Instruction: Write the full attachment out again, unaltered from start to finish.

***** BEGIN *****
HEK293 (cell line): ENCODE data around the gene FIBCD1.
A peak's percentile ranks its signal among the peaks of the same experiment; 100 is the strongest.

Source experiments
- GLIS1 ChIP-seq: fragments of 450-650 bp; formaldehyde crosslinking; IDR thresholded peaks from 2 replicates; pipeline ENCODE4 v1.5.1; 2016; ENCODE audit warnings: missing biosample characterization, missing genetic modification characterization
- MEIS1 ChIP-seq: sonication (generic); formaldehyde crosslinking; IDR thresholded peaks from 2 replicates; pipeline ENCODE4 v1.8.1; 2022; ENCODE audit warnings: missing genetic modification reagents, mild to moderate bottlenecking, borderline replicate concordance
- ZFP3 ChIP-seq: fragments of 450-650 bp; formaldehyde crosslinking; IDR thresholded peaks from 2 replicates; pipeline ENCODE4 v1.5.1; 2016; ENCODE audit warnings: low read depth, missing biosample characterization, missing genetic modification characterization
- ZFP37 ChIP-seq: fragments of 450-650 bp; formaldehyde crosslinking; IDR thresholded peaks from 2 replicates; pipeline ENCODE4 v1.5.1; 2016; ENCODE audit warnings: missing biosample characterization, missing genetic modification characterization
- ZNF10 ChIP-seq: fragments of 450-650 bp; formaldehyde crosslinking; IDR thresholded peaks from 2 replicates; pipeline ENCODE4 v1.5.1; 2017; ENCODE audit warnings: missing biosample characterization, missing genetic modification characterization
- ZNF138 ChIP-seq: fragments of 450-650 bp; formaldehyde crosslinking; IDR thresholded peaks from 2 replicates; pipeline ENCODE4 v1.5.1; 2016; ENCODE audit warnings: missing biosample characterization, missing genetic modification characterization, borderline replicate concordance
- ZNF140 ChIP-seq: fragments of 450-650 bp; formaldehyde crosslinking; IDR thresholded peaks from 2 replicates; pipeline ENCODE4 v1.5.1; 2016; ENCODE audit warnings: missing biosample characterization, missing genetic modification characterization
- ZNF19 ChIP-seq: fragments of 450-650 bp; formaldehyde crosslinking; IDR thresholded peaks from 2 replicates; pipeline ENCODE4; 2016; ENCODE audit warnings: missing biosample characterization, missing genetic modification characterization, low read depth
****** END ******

HEK293 (cell line): ENCODE data around the gene FIBCD1.
A peak's percentile ranks its signal among the peaks of the same experiment; 100 is the strongest.

Source experiments
- GLIS1 ChIP-seq: fragments of 450-650 bp; formaldehyde crosslinking; IDR thresholded peaks from 2 replicates; pipeline ENCODE4 v1.5.1; 2016; ENCODE audit warnings: missing biosample characterization, missing genetic modification characterization
- MEIS1 ChIP-seq: sonication (generic); formaldehyde crosslinking; IDR thresholded peaks from 2 replicates; pipeline ENCODE4 v1.8.1; 2022; ENCODE audit warnings: missing genetic modification reagents, mild to moderate bottlenecking, borderline replicate concordance
- ZFP3 ChIP-seq: fragments of 450-650 bp; formaldehyde crosslinking; IDR thresholded peaks from 2 replicates; pipeline ENCODE4 v1.5.1; 2016; ENCODE audit warnings: low read depth, missing biosample characterization, missing genetic modification characterization
- ZFP37 ChIP-seq: fragments of 450-650 bp; formaldehyde crosslinking; IDR thresholded peaks from 2 replicates; pipeline ENCODE4 v1.5.1; 2016; ENCODE audit warnings: missing biosample characterization, missing genetic modification characterization
- ZNF10 ChIP-seq: fragments of 450-650 bp; formaldehyde crosslinking; IDR thresholded peaks from 2 replicates; pipeline ENCODE4 v1.5.1; 2017; ENCODE audit warnings: missing biosample characterization, missing genetic modification characterization
- ZNF138 ChIP-seq: fragments of 450-650 bp; formaldehyde crosslinking; IDR thresholded peaks from 2 replicates; pipeline ENCODE4 v1.5.1; 2016; ENCODE audit warnings: missing biosample characterization, missing genetic modification characterization, borderline replicate concordance
- ZNF140 ChIP-seq: fragments of 450-650 bp; formaldehyde crosslinking; IDR thresholded peaks from 2 replicates; pipeline ENCODE4 v1.5.1; 2016; ENCODE audit warnings: missing biosample characterization, missing genetic modification characterization
- ZNF19 ChIP-seq: fragments of 450-650 bp; formaldehyde crosslinking; IDR thresholded peaks from 2 replicates; pipeline ENCODE4; 2016; ENCODE audit warnings: missing biosample characterization, missing genetic modification characterization, low read depth